Tiyul in Tanya Part 7: Gaining Clarity
To understand all the aforesaid clearly an explanation is needed, as also to under-stand what Job said [Bava Batra, ch. i], “Lord of the universe, Thou hast created righteous men and Thou hast created wicked men,…” for it is not preordained whether a man will be righteous or wicked.
In order to understand how to properly classify(for the moment we are going to work within this illusion, granted it ultimately breaks down, as the Leshem, Rav Shimon Algasi and other major mekubalim write that even in the world to come we will still be beinonim with choice, avodah[service], aveira[sin], reward and punishment) each. What is a Tzadik, what is a Beinoni, what is a Rasha? How do those things exist? In order to do that we need to examine a few more bits in order to get a full picture of what exactly we are talking about. Then we can explore how all of those things touch upon our worship of Hashem, and the questions that they force us to ask of ourselves as we continue upon our path of service.
Job’s statement is also perplexing. If the full piece in the Gemarra he is arguing, what is in his mind, the fundamental unfairness of creation. An ox is born with cloven hooves, yet a donkey is not… thus they have no equality(seemingly) in the basest potential. He makes the same argument about men claiming that some are compelled to sin by the status and circumstances of their birth, while others are born to be tzadikim.
However as the Baal HaTanya states that this is not true at all. There is an aphorism in the Gemarra, אין חסיד עם הארץ “A Chasid is not an Am HaAretz.” This applied in the Gemarra and it applies equally today to the study of Chassidut. So surely you would know that on Niddah 16b is found the rest of the story. There it says before a soul descends into a body Hashem decrees whether it will be wise or foolish, rich or poor, handsome or ugly ect. However the Gemarra than asks if it decrees whether it will be righteous or wicked and says, “Everything is in the hands of heaven except for the fear of heaven.”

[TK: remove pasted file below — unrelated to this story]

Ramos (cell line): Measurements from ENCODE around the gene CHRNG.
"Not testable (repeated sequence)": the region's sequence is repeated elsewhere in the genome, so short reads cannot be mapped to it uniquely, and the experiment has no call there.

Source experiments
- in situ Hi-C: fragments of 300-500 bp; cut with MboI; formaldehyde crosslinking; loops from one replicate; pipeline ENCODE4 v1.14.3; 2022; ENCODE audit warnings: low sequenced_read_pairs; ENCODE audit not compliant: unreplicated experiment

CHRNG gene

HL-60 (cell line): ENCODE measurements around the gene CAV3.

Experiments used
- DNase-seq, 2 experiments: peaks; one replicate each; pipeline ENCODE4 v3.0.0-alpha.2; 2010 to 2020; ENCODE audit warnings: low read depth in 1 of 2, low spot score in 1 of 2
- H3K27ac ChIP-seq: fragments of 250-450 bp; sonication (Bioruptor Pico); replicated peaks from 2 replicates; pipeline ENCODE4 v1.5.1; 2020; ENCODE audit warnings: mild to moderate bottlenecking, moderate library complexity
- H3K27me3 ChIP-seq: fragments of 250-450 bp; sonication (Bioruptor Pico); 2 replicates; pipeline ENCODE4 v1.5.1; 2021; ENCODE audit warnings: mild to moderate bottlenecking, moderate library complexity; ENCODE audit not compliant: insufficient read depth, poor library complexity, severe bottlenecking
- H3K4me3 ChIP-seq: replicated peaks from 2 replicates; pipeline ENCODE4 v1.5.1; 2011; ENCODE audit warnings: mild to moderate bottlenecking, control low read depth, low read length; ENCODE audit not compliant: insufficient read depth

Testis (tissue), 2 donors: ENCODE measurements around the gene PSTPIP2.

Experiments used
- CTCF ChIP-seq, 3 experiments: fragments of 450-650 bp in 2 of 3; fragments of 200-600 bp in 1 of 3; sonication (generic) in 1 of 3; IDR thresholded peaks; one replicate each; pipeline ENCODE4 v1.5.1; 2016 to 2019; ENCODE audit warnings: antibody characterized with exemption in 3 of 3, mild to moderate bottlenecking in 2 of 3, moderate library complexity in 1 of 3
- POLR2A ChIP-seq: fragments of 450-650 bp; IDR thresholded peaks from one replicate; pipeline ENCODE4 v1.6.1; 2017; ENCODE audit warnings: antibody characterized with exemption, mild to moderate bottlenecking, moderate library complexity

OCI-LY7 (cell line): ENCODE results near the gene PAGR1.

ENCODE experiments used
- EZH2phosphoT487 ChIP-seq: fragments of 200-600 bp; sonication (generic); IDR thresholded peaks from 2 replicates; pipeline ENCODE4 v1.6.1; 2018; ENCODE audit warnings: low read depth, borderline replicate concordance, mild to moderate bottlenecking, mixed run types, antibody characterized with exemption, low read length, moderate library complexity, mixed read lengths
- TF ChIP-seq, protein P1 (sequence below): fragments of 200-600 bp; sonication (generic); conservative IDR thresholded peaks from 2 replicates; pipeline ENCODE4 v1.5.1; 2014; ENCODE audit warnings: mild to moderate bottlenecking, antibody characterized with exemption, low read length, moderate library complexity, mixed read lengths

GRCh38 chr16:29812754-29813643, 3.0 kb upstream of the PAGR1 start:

It is also necessary to understand the essential nature of the rank of the Inter¬mediate.
This is especially so since this is ultimately the place where we all fall out. From the greatest Admur to the humblest Jew, each is according to his level a Beinoni. Rav Kaduri ZTzUK”L used to call himself a beinoni. How could this be? It was a matter of perspective. He told several mashalim(parables) explaining this. One he said over to me was, “So you passed your Rabbanut Exam with Alef Alef… very nice, how do you compare with Rav Ovadia Yosef?” His point was poignant and clear, whatever level you achieve, there is always another one(or 100) left to attain. The Gemarra says that a man does not die with half of his desires in his hands, Rav Yaakov Hillel in his work Ascending the Path says this also applies to Torah and Righteousness. The Gra in his biur on Mishle(chapter 16) says that a man is called a holek(walker) because his way is to constantly be moving, there is no standing still. If he thinks he is standing still and enjoying some level that he has attained he is in fact falling backward.
Surely that cannot mean one whose deeds are half virtuous and half sinful, for if this were so, how could Rabbah err in classifying himself as a Benoni? For it is known that he never ceased studying [theTorah], so much so that the Angel of Death could not over¬power him; how, then, could he err to have half of his deeds sinful, G-d forbid?
The status of a Beinoni has very little to do with one’s deeds. Quite obviously the Angel of Death had to trick Rabbah into wanting to sacrifice himself in order to be able to kill him(see Bava Metzia 86a). Though, as the Baal HaTanya will point out, at times that label is given to such a person, in that case it is not discussing an actual Beinoni, but rather it is a colloquialism that is applied. We run into such things throughout Torah literature. Take the word Zonah for instance, it is applied, even in the Torah as a colloquialism for a prostitute, however, in halakhic terms, it has nearly nothing to do with prostitution. In fact a woman could well be a prostitute, so long as she is properly selective in her clientele and never attain the status of a Zonah.
Essentially what the Baal HaTanya is warning us here is to not conflate the colloquialism with the “halakhic” definition. They are not necessarily the same. Since his basic thesis will be, as it is spelled out over about 20 chapters, that we are all Beinonim, he wants up front to let us know that he is not giving us license to misbehave. One cannot say, “well I am a Beinoni, so I’m expected to sin here and there.” Rather a Beinoni, as he will say is one who still has an evil inclination, and again since as the Gemarra says, and the Arizal quotes at the start of Shaar Ruah HaKodesh, “There is no Tzadik that does only right and does not sin.” We are all, from Moshe Rabbeinu, to the humblest Jew, a Beinoni.